Nightmares, Trauma Follow Victims Of North Miami Police Shooting
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NORTH MIAMI (CBSMiami) -- Charles Kinsey is grateful for the support he's received after getting shot by North Miami Police last week, spawning a case that has gained worldwide attention.
On Thursday, he visited the 26-year-old autistic man who was with him when the officer fired his weapon. Although Arnaldo Rios wasn't shot, it left him traumatized and in Aventura Hospital, where he's been ever since.
Now walking with a cane and a noticeable limp, Kinsey, 46, says he was determined to see the patient he cared for while working at Miami Achievement Center for the Developmentally Disabled.
"When he saw me, he jumped right up and he wanted to cry," says Kinsey, a behavior technician at the facility.
"When he saw Charlie, he said 'oh my God, Charlie,'" said Rios' mother, Gladys Soto.
Rios was hospitalized after injuring himself at the same location of the shooting, a day after the incident.
Cellphone video captured the moments Rios sat cross-legged on a North Miami neighborhood street, holding a toy truck, as police trained their weapons in his direction.
Next to him, Kinsey lay flat on his back, with his arms raised in the air, desperately trying to defuse the situation.
The Police Benevolent Association said law enforcement believed Rios was going to harm Kinsey. However, when one officer fired at Rios, he missed and struck Kinsey in the leg.
"On a scale of one to ten, I would give it an eight. It is kind of hard to stand here too long. It's a lot of labor for this leg," says Kinsey. "It came here through my leg, right through my thigh right here."
The experience has left him with nightmares.
"Mentally, this is disturbing. I play this in my head every day and I can't sleep at night. Things could have went the other way. I am blessed that it didn't," he admits. "I have a big family and if I hadn't made it through, my whole family would have suffered."
Kinsey feels he did everything he could to avoid being shot.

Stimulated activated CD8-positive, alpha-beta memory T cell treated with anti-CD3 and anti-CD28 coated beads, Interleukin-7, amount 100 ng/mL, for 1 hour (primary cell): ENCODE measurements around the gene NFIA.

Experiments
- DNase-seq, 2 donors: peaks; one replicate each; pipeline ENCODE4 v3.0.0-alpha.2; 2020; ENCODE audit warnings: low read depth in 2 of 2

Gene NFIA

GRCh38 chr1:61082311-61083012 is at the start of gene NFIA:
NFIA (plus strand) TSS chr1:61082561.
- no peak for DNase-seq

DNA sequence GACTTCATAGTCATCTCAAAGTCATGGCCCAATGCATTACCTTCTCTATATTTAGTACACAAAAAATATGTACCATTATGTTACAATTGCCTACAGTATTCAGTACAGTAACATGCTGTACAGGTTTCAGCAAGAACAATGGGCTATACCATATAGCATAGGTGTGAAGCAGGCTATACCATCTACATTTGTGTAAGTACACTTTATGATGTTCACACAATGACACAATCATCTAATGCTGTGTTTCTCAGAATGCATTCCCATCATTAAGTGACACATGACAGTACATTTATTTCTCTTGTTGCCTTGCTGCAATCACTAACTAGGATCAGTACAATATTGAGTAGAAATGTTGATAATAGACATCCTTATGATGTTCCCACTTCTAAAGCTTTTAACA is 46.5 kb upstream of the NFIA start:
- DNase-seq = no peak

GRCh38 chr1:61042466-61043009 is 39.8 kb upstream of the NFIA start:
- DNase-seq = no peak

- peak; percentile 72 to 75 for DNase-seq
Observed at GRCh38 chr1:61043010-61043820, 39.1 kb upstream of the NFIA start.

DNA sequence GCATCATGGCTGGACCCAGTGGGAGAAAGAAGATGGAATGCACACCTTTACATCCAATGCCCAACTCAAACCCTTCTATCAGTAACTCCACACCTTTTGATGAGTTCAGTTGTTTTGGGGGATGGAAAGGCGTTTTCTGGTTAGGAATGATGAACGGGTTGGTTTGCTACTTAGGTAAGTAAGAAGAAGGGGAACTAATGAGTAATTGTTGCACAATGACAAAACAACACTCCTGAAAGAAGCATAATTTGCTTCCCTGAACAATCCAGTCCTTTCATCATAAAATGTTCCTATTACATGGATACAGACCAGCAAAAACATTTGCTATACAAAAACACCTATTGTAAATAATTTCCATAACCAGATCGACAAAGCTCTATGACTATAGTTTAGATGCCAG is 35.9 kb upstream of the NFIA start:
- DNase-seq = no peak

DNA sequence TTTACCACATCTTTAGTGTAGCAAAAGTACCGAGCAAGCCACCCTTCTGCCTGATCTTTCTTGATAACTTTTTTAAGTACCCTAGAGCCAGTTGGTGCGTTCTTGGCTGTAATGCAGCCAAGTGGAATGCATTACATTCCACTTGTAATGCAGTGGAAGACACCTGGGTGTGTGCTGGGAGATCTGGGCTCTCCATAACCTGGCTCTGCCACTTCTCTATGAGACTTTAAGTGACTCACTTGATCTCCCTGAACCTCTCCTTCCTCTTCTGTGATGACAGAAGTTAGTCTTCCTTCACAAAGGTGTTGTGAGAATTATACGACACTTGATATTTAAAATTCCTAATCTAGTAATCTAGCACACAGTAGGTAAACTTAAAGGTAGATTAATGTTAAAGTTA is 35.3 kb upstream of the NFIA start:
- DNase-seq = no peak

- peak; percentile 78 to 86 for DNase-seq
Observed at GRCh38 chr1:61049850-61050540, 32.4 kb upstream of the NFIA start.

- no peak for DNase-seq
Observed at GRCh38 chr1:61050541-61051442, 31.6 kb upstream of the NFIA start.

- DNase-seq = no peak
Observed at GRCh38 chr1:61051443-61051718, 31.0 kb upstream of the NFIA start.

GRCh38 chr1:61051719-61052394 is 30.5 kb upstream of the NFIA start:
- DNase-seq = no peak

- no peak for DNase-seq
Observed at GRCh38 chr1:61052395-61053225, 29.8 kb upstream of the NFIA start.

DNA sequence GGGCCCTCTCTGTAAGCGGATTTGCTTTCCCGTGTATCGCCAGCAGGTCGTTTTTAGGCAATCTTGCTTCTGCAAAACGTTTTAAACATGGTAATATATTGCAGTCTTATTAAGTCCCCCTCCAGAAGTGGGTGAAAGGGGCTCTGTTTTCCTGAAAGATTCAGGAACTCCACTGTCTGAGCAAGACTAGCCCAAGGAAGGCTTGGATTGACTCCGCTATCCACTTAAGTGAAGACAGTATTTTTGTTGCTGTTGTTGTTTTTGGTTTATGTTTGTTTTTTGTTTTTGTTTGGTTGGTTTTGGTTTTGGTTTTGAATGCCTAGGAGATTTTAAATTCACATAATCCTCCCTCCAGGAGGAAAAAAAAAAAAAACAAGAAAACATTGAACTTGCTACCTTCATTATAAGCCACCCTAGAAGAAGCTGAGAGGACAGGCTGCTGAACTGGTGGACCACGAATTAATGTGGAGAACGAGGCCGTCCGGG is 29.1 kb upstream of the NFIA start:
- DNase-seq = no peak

"There is nothing else I could have done," he says. "I believe I did everything I could the right way."
On Thursday afternoon, Miami-Dade police released two 911 calls from the incident.
One of the 911 callers describes the two men and makes it clear she thinks one of the men has what appears to be a gun in their hand.
She also makes it clear that the guy she describes as Kinsey is trying to help.
The woman also tells 911 that the man with what she thinks is a gun appears to be mentally ill.
Kinsey's attorney is shocked after hearing the 911 calls
"More than an opportunity to observe for themselves," Hilton Napoleon said.
Rios' mother says it left her son disturbed.
"When I saw him he was making gunshot noises," says the family attorney, Matthew Dietz.
"I am very sad and worried about his security and his treatment," says Soto.
Kinsey's attorney now hopes to resolve some issues.
"I can tell you that one thing is for sure," Napoleon said. "My client was injured and I will make sure that he receives compensation for injuries and pain and suffering."
The city announced a 90-day plan that includes more crisis intervention training and autism awareness for first responders.
Kinsey says he's humbled by all of the attention.
"I woke up that morning and I was not expecting this. I believe things happen for a reason. I'm a partial person," he notes. "I'm here to go through this."
The officer who shot Kinsey is on administrative leave with pay.
According to Napoleon, an independent FDLE investigation will take 45 to 60 days. His client faces a little longer for therapy on his leg.
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